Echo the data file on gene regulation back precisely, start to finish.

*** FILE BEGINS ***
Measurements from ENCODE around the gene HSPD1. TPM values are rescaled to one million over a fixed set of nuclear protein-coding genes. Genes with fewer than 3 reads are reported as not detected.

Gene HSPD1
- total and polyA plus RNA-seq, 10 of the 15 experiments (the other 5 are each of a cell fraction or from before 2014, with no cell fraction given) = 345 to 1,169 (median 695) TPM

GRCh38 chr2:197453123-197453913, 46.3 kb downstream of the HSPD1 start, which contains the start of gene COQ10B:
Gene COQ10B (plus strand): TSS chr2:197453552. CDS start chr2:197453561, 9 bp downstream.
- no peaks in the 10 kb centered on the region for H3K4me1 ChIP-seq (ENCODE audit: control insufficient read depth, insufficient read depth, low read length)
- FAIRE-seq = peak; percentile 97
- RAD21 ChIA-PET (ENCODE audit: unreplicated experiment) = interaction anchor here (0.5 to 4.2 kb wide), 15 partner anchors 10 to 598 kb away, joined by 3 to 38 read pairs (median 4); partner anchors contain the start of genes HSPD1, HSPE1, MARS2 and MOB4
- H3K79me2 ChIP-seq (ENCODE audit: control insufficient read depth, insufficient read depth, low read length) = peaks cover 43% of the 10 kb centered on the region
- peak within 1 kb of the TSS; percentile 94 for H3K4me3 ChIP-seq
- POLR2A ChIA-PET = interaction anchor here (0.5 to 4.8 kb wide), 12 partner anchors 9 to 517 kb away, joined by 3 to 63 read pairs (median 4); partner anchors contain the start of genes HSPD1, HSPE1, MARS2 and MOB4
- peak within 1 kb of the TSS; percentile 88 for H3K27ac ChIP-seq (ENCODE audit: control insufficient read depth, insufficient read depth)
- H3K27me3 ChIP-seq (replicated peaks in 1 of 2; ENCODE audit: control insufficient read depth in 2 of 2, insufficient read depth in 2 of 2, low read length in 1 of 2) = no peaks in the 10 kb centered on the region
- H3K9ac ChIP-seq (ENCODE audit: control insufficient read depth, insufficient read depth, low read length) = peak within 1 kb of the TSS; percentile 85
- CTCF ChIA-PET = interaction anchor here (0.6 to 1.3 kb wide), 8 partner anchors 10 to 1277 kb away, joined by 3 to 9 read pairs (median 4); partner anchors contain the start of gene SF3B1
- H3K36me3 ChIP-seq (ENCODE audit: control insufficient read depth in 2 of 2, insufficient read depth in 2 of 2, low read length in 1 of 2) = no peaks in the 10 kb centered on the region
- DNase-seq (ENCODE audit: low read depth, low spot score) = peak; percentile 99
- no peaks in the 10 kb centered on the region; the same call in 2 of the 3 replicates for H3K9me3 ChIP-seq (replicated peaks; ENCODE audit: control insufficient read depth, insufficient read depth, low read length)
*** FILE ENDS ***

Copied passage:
Measurements from ENCODE around the gene HSPD1. TPM values are rescaled to one million over a fixed set of nuclear protein-coding genes. Genes with fewer than 3 reads are reported as not detected.

Gene HSPD1
- total and polyA plus RNA-seq, 10 of the 15 experiments (the other 5 are each of a cell fraction or from before 2014, with no cell fraction given) = 345 to 1,169 (median 695) TPM

GRCh38 chr2:197453123-197453913, 46.3 kb downstream of the HSPD1 start, which contains the start of gene COQ10B:
Gene COQ10B (plus strand): TSS chr2:197453552. CDS start chr2:197453561, 9 bp downstream.
- no peaks in the 10 kb centered on the region for H3K4me1 ChIP-seq (ENCODE audit: control insufficient read depth, insufficient read depth, low read length)
- FAIRE-seq = peak; percentile 97
- RAD21 ChIA-PET (ENCODE audit: unreplicated experiment) = interaction anchor here (0.5 to 4.2 kb wide), 15 partner anchors 10 to 598 kb away, joined by 3 to 38 read pairs (median 4); partner anchors contain the start of genes HSPD1, HSPE1, MARS2 and MOB4
- H3K79me2 ChIP-seq (ENCODE audit: control insufficient read depth, insufficient read depth, low read length) = peaks cover 43% of the 10 kb centered on the region
- peak within 1 kb of the TSS; percentile 94 for H3K4me3 ChIP-seq
- POLR2A ChIA-PET = interaction anchor here (0.5 to 4.8 kb wide), 12 partner anchors 9 to 517 kb away, joined by 3 to 63 read pairs (median 4); partner anchors contain the start of genes HSPD1, HSPE1, MARS2 and MOB4
- peak within 1 kb of the TSS; percentile 88 for H3K27ac ChIP-seq (ENCODE audit: control insufficient read depth, insufficient read depth)
- H3K27me3 ChIP-seq (replicated peaks in 1 of 2; ENCODE audit: control insufficient read depth in 2 of 2, insufficient read depth in 2 of 2, low read length in 1 of 2) = no peaks in the 10 kb centered on the region
- H3K9ac ChIP-seq (ENCODE audit: control insufficient read depth, insufficient read depth, low read length) = peak within 1 kb of the TSS; percentile 85
- CTCF ChIA-PET = interaction anchor here (0.6 to 1.3 kb wide), 8 partner anchors 10 to 1277 kb away, joined by 3 to 9 read pairs (median 4); partner anchors contain the start of gene SF3B1
- H3K36me3 ChIP-seq (ENCODE audit: control insufficient read depth in 2 of 2, insufficient read depth in 2 of 2, low read length in 1 of 2) = no peaks in the 10 kb centered on the region
- DNase-seq (ENCODE audit: low read depth, low spot score) = peak; percentile 99
- no peaks in the 10 kb centered on the region; the same call in 2 of the 3 replicates for H3K9me3 ChIP-seq (replicated peaks; ENCODE audit: control insufficient read depth, insufficient read depth, low read length)